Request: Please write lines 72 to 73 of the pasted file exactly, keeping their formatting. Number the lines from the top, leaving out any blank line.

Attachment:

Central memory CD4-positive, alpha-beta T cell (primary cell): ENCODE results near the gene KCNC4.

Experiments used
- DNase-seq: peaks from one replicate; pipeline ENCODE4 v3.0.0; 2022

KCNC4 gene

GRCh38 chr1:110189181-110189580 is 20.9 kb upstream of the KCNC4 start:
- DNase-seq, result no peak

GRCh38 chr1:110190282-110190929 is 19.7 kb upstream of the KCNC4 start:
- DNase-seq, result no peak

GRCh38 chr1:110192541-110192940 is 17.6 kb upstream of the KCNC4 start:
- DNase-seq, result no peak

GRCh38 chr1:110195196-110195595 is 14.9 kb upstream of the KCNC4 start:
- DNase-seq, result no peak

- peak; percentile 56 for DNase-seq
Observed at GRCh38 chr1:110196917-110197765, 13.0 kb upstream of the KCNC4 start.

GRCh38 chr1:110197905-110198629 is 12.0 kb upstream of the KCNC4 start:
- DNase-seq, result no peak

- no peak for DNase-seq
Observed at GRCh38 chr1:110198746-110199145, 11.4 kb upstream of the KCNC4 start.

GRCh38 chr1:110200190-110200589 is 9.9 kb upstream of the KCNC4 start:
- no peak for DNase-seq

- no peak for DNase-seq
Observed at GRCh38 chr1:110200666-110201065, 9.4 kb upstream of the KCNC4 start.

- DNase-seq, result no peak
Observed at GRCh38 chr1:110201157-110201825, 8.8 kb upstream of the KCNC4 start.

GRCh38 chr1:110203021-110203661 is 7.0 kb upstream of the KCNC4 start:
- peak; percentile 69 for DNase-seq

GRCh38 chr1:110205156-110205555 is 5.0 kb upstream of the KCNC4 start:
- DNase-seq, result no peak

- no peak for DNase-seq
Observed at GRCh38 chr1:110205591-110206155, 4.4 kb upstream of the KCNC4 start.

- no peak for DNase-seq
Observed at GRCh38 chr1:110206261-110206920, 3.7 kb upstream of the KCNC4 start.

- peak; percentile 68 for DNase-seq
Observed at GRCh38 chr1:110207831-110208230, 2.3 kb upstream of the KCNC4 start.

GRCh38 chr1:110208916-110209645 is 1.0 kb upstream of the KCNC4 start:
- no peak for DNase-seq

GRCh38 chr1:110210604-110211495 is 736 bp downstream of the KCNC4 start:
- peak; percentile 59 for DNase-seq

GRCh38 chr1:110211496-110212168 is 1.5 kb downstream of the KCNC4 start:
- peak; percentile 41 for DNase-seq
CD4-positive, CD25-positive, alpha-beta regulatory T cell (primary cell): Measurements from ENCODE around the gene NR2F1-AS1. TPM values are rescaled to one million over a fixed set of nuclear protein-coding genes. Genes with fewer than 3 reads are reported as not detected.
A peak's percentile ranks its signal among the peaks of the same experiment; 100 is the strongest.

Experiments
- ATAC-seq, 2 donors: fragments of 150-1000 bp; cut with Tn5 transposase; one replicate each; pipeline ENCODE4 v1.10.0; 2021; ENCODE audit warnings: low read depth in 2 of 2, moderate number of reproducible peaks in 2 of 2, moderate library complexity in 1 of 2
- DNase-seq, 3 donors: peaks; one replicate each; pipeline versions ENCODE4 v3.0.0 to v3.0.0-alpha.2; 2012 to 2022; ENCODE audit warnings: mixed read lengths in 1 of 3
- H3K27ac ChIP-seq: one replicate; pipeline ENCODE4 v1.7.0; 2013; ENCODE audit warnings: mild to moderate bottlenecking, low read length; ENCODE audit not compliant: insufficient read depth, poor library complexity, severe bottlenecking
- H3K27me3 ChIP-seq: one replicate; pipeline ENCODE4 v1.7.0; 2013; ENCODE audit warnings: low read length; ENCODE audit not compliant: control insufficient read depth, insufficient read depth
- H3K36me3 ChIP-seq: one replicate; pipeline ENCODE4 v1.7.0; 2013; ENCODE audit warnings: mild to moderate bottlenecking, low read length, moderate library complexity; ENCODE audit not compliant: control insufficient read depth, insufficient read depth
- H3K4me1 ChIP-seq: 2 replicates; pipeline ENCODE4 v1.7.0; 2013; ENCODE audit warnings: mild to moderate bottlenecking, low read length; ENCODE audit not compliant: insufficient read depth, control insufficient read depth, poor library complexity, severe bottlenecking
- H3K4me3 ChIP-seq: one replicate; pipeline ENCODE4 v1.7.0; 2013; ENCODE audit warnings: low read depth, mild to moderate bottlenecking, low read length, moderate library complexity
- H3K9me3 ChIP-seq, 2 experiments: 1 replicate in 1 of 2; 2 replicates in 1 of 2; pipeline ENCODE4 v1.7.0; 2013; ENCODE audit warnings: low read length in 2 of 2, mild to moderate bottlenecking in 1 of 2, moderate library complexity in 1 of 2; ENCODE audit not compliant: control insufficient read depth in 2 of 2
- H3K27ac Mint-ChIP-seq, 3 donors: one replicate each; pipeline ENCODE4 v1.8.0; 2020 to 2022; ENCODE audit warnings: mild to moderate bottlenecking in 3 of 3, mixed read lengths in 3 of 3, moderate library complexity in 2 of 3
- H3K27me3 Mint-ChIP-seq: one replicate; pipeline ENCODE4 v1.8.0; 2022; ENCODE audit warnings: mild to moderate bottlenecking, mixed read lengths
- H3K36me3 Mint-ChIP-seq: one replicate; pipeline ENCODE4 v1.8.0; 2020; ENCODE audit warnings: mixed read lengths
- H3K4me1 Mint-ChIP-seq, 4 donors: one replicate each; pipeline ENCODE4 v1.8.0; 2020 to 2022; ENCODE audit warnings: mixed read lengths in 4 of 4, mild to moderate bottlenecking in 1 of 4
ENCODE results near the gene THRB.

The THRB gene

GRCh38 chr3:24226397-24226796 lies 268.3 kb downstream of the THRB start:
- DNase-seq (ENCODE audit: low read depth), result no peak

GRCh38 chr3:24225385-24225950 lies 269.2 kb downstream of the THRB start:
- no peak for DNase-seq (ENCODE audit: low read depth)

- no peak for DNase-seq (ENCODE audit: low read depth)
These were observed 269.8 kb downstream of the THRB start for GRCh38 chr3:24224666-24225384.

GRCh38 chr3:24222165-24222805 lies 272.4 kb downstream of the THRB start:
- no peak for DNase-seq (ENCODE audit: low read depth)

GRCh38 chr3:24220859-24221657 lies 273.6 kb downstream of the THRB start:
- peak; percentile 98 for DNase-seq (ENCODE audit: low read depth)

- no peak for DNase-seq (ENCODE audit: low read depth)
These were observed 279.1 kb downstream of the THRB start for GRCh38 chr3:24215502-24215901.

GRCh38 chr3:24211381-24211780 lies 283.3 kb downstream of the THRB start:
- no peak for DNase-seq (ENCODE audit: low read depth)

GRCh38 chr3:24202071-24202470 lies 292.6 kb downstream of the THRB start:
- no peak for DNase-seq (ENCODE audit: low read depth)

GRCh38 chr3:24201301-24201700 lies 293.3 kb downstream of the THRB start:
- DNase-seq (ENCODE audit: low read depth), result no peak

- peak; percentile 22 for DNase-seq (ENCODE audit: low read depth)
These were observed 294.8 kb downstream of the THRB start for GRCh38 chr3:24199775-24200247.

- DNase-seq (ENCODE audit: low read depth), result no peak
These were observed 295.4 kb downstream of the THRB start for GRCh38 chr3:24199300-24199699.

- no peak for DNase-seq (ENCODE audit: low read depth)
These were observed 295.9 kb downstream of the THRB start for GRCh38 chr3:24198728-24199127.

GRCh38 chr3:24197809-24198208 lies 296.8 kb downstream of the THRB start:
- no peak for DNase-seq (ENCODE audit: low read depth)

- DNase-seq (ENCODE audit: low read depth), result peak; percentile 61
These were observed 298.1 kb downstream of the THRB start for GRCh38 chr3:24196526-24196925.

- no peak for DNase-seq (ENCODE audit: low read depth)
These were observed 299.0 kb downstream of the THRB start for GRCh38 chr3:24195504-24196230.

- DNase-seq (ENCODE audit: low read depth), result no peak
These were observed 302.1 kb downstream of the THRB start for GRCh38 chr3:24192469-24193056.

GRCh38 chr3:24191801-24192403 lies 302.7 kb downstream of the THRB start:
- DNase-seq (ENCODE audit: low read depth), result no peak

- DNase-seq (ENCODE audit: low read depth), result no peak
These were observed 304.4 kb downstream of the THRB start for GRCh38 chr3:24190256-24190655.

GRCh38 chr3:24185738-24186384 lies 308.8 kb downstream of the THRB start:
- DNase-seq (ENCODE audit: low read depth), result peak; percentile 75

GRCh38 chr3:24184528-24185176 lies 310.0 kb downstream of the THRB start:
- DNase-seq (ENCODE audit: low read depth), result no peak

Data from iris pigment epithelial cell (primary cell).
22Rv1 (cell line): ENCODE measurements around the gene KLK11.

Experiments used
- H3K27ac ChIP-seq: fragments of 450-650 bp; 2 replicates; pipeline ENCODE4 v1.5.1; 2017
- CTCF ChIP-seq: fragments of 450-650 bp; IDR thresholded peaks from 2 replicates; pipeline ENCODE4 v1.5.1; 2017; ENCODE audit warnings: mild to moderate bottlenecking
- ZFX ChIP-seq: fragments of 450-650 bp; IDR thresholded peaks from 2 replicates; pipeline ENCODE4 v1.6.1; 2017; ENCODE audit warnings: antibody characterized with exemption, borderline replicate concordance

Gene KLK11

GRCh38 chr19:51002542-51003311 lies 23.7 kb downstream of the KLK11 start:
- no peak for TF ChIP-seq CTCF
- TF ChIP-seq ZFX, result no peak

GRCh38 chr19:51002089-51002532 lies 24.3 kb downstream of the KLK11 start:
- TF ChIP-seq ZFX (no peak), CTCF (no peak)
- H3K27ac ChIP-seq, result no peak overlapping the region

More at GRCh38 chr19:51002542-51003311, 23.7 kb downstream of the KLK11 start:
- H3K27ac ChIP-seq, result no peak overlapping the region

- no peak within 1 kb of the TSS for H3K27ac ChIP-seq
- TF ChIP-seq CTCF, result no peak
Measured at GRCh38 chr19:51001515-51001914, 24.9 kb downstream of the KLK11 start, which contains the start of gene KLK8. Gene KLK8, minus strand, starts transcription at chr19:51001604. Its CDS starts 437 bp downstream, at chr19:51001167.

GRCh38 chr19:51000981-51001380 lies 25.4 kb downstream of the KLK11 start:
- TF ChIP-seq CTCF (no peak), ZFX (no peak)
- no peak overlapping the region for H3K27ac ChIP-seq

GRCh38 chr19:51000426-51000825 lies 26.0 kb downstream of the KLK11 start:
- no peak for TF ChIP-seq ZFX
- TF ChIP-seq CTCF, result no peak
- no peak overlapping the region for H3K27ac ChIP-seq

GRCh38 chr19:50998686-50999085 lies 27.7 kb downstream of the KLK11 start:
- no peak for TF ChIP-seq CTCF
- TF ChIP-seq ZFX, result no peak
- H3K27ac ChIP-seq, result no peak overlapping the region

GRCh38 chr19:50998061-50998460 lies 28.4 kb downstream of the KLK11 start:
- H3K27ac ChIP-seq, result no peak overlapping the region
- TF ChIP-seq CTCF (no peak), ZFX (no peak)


GRCh38 chr3:24202071-24202470 lies 292.6 kb downstream of the THRB start:
- no peak for DNase-seq (ENCODE audit: low read depth)